Top Investment Executive Fired in Rare Chinese #MeToo Flare-Up
(Bloomberg) -- Venture capital powerhouse IDG Capital has fired one of its top investment managers after investigating allegations circulated on social media that he’d made sexual advances toward women in the course of his work.
The VC firm fired Jiang Zuo on Tuesday after conducting an internal investigation into the harassment allegations. It concluded “his actions and words were against the values IDG represents,” Tian Tian, a spokeswoman for the company, said Thursday by phone.
Jiang, who also goes by Douglas, didn’t respond to multiple requests for comment sent to his WeChat account and phone, while calls to his mobile went unanswered. Several of his contacts agreed to forward queries to Jiang privately, without eliciting a response. IDG didn’t respond to a Bloomberg News request to be put in touch with Jiang.
Jiang mainly oversaw cryptocurrency projects for IDG, a backer of some of China’s highest-profile internet companies from SenseTime, the world’s most valuable artificial intelligence startup, to top bitcoin mining outfit Bitmain. He’s now also one of the highest-profile industry figures to have been taken to task publicly for sexual harassment in China. While the #MeToo movement’s claimed powerful men from Hollywood to Silicon Valley, instances within Chinese industry circles remain few and far between -- partly due to censorship.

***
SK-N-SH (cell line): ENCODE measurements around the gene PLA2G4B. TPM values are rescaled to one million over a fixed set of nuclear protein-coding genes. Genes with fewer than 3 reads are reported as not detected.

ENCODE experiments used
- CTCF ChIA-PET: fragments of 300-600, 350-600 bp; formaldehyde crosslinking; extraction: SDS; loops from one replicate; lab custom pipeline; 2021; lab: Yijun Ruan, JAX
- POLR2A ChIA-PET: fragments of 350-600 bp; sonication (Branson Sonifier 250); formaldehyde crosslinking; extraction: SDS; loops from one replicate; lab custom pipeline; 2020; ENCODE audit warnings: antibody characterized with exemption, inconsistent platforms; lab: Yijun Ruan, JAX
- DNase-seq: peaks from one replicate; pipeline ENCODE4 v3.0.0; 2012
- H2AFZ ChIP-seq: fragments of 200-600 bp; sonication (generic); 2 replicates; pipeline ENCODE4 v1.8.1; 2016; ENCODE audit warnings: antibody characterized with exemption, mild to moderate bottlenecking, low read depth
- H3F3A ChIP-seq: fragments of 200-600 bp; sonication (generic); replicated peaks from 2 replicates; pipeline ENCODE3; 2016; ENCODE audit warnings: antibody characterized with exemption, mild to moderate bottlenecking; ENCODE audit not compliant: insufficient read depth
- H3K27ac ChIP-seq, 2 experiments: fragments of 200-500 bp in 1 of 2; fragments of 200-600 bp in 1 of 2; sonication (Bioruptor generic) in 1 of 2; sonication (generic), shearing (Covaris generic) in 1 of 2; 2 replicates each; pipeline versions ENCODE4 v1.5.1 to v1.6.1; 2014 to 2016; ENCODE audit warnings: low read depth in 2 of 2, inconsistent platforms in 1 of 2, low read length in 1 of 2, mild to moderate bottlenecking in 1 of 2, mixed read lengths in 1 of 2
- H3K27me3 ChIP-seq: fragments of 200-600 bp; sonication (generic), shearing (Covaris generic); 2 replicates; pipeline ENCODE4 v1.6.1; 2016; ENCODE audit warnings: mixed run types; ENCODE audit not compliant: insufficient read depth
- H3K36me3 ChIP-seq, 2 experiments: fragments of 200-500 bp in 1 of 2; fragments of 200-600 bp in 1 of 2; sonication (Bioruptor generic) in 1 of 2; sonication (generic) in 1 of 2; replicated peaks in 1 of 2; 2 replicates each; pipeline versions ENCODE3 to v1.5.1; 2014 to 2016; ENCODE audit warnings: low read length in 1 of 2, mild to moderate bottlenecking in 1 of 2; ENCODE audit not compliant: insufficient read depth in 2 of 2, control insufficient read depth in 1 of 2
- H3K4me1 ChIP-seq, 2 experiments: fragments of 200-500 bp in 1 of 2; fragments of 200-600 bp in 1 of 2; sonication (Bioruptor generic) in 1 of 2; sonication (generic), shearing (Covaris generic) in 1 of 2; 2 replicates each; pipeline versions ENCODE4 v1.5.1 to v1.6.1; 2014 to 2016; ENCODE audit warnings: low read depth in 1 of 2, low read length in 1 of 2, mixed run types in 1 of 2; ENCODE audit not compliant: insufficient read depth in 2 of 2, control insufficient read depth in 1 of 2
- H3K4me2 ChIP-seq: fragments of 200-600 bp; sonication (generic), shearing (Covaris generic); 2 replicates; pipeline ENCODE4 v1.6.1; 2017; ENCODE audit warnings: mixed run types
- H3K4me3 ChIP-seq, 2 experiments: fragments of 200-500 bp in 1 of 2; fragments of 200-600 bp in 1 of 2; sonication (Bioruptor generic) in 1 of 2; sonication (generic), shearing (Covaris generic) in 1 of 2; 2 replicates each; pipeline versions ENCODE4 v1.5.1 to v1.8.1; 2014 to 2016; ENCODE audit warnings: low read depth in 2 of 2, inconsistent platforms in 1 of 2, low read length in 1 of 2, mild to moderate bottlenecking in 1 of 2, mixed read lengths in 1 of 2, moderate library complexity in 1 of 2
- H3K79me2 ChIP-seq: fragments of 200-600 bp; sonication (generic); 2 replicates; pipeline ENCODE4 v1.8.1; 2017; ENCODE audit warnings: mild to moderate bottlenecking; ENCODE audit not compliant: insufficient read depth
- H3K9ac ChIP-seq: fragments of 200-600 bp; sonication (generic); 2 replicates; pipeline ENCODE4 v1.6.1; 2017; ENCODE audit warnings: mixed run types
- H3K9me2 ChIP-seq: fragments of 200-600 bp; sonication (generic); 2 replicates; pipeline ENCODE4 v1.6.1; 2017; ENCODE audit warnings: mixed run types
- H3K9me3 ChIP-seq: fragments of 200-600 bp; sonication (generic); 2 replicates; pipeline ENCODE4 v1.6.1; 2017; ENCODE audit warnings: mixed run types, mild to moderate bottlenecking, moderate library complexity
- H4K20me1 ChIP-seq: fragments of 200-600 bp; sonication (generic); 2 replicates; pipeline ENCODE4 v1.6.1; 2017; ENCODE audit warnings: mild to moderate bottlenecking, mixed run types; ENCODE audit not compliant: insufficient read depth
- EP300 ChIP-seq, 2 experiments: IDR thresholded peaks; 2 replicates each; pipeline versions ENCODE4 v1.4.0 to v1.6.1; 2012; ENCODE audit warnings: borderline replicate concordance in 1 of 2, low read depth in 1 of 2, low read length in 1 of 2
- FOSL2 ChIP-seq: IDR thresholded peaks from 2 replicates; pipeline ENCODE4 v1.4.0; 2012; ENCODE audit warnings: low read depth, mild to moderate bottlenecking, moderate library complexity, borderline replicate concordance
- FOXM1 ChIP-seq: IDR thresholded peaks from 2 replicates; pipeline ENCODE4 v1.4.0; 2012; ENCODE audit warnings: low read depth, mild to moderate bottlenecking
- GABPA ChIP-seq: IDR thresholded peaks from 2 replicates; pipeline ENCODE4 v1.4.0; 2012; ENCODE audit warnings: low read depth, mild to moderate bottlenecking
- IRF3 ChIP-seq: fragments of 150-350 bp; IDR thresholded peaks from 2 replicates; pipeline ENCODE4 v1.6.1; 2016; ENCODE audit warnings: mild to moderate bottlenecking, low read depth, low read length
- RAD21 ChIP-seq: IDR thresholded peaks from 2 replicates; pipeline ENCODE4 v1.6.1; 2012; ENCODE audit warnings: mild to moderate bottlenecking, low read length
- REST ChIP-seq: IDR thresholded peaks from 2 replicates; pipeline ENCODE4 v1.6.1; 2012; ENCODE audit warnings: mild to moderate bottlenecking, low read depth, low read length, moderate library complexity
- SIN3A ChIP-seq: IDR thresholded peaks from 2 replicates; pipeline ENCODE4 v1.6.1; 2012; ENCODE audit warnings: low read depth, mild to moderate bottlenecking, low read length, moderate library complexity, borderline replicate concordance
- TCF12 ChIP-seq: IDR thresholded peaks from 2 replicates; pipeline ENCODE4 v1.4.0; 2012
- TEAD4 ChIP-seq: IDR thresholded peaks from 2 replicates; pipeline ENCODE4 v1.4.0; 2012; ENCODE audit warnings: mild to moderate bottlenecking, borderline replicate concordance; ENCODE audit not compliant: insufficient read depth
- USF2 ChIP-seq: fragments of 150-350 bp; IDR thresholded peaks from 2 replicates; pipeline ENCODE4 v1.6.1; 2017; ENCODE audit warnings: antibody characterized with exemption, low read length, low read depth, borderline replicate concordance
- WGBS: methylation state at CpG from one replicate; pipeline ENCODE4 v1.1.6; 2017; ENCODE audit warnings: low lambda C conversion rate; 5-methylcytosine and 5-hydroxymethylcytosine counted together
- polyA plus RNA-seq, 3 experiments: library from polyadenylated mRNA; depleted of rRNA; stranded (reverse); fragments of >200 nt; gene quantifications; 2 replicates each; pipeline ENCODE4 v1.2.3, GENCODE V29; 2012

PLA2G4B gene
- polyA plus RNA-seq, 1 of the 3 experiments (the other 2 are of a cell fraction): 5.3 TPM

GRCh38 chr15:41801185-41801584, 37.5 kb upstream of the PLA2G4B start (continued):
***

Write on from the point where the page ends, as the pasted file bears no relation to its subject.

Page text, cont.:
But Jiang’s case, which came to light through a series of messages leaked on the country’s most popular social media service, hit a nerve. IDG said it investigated screenshots of alleged online propositions that emerged on his own WeChat Moments -- a space reserved for people to post content they want visible to contacts. Bloomberg hasn’t verified the accuracy of the exchanges.
While China has long dealt with endemic gender discrimination away from the public spotlight, the #MeToo movement has begun to make waves even there. Student activists in the past year have sought to air issues of harassment across the country. The tech space itself is rife with examples of workplace discrimination: some of its largest companies post job ads that use women as bait to lure male workers, for instance.
IDG will “improve its management system and enhance staff ethics to prevent similar events from happening,” it said in a text statement.
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